Academic journal article
By Kaufman, Henry
Economic Review - Federal Reserve Bank of Kansas City , Vol. 79, No. 2
Over the recent weeks, we have gotten an eye-opening, though relatively brief, preview of how profound changes in the structure of world financial markets have magnified the potential for extreme market volatility that can reverberate across the global financial system. Today, I want to speak to you about those structural changes, the new financial risks they will almost certainly spawn, and how these serious financial risks should be contained. For it is undeniable that we have moved into a more hazardous environment in which new financial excesses are practically unavoidable. The reason is that certain defects are already deeply imbedded in the genes of our financial condition. These defects will contribute to progressively greater fluctuations in the prices of stocks, bonds, and currencies, to bouts of turbulence in the credit markets, and possibly to a plunge in financial asset values that will dwarf what we have experienced so far this year.
Indeed, from a longer perspective, the latest swings in bond and stock prices are likely to be merely a prologue to much greater volatility in the years ahead. This potential for financial trauma is a by-product of radical changes in the structure of financial institutions and markets that over time are leaving the system without an adequate institutional buffer and, therefore, more susceptible to sharp oscillations in the flows of investment and credit.
While new financial excesses cannot be totally prevented, proper action can mitigate their adverse consequences to some extent. To accomplish that, however, we must be willing to acknowledge the risks that lie ahead, to take them into account in the formulation of monetary policy, and to make some fundamental changes in the structure of official oversight and regulation of financial institutions and markets.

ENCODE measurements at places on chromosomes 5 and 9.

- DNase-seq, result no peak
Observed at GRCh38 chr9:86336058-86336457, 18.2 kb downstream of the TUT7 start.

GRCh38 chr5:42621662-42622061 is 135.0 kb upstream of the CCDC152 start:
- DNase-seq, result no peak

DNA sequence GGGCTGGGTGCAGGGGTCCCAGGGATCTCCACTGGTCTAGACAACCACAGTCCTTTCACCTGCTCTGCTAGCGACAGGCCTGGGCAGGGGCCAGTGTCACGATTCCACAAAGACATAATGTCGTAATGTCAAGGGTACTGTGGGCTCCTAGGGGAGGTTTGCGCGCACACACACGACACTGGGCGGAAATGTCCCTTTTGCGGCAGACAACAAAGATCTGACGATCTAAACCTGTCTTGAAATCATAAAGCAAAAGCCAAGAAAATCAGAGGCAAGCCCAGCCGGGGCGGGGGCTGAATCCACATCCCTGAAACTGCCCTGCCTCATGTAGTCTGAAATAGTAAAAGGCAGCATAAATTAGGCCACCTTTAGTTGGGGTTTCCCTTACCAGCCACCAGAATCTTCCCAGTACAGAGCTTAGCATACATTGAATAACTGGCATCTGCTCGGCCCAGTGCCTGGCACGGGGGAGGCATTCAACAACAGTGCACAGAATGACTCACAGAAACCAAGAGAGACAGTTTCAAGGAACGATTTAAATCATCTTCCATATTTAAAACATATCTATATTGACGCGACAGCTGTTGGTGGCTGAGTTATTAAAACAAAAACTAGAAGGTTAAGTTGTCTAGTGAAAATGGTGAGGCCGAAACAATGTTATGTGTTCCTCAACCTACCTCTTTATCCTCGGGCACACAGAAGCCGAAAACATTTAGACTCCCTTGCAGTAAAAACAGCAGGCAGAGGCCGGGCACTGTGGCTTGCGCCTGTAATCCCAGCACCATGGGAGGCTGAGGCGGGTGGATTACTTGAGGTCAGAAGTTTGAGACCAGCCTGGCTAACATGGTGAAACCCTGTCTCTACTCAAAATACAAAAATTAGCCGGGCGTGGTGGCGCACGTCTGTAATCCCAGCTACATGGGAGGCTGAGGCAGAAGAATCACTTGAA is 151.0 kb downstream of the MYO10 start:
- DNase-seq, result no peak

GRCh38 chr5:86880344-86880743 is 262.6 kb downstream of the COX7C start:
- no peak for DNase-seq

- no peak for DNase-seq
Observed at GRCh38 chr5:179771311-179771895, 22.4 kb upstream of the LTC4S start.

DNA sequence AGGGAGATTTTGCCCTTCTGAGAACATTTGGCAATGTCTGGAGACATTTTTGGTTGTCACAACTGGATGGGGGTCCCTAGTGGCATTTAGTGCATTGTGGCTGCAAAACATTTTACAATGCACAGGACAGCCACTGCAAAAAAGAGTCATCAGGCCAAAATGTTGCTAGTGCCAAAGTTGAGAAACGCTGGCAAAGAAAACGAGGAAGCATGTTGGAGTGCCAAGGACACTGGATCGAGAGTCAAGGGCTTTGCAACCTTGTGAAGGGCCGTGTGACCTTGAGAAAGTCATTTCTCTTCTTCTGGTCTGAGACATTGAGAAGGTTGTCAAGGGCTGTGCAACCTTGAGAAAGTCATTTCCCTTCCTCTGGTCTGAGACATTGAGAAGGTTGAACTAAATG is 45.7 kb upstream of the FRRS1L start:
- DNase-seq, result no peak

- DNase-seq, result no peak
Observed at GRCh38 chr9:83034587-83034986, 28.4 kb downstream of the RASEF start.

I suspect that to many it seems incongruous that market volatility has burst forth in a dramatic way at the very time when the financial positions of American households, corporations, and financial institutions themselves were on the mend. Financial rehabilitation in the United States has, in fact, proceeded at a very good pace. Debt burdens have been reduced sharply and capital positions have increased significantly for financial institutions and businesses.
But there is a dark side to financial rehabilitation. A sense of financial well-being--and the capacity of aspiring demanders of credit to tap into the resources of willing lenders and investors--is a necessary condition for incubating new financial excesses. Thus, it would be wrong to become complacent about what might follow as the economic expansion matures. Sooner or later, credit demands of businesses and households will begin to pick up momentum, and stronger financial institutions will be in a position to readily meet those demands. Monetary policy will switch, first, from accommodating to neutral as it has already started to do in the last few months and, eventually, toward overt restraint. Somewhere in this sequence of events, the structural changes in the financial markets will have a far more profound impact on securities values than the gyrations that occurred in recent months.
FUNDAMENTAL CHANGES IN FINANCIAL INSTITUTIONS AND MARKETS
I particularly want to call attention to three structural changes that keep the financial system vulnerable to excess.
First, in the United States, traditional lending and investing institutions are playing a diminishing role in determining the composition of investment and the response to market developments, whereas the household sector, mainly through the vehicle of the mutual fund, is playing an enormously expanded and still unfolding role.
Second, the global financial markets are undergoing what I would call the "Americanization of finance." This encompasses (1) increasing deregulation of markets and institutions, (2) rapidly increasing securitization, (3) much greater use of new financial instruments and trading techniques, especially incorporating financial derivatives, and (4) the growing presence in the markets of an expanding group of "high-octane" portfolio managers who are free to roam throughout the financial sphere, in and out of currencies, equities, bonds, commodities, and related derivative instruments with primarily a very near-term focus and no particular loyalty to any national marketplace. …